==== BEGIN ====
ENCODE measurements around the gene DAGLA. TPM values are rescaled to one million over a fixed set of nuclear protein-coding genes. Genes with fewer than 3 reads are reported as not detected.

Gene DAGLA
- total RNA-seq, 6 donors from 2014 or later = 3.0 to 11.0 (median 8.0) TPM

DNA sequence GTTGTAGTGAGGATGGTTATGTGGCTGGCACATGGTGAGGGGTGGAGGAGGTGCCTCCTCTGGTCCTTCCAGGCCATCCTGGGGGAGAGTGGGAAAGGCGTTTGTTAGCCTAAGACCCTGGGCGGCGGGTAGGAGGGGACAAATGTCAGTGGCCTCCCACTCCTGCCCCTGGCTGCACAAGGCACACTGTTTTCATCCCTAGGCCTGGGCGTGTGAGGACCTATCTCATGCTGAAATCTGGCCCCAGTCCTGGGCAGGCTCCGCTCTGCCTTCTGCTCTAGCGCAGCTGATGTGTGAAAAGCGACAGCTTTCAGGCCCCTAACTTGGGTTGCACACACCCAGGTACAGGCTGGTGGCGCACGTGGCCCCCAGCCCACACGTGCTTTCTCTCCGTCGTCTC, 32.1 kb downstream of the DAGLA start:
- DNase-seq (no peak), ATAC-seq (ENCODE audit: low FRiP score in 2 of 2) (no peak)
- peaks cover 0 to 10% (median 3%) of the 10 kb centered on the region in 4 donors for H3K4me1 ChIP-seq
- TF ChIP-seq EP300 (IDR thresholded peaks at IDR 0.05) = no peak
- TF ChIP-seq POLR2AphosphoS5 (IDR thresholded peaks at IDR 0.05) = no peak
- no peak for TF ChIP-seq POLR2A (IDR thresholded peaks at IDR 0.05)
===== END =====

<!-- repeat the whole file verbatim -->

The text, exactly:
ENCODE measurements around the gene DAGLA. TPM values are rescaled to one million over a fixed set of nuclear protein-coding genes. Genes with fewer than 3 reads are reported as not detected.

Gene DAGLA
- total RNA-seq, 6 donors from 2014 or later = 3.0 to 11.0 (median 8.0) TPM

DNA sequence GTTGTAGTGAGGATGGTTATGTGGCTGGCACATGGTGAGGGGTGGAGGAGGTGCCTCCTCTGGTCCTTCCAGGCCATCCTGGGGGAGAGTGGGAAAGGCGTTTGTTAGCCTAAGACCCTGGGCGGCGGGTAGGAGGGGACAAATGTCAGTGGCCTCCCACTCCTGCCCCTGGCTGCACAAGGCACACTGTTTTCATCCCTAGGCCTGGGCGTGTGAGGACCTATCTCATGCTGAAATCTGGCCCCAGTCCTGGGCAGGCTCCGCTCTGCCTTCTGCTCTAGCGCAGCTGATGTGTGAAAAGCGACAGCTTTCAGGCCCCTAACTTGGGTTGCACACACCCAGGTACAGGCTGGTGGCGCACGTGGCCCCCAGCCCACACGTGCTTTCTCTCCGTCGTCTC, 32.1 kb downstream of the DAGLA start:
- DNase-seq (no peak), ATAC-seq (ENCODE audit: low FRiP score in 2 of 2) (no peak)
- peaks cover 0 to 10% (median 3%) of the 10 kb centered on the region in 4 donors for H3K4me1 ChIP-seq
- TF ChIP-seq EP300 (IDR thresholded peaks at IDR 0.05) = no peak
- TF ChIP-seq POLR2AphosphoS5 (IDR thresholded peaks at IDR 0.05) = no peak
- no peak for TF ChIP-seq POLR2A (IDR thresholded peaks at IDR 0.05)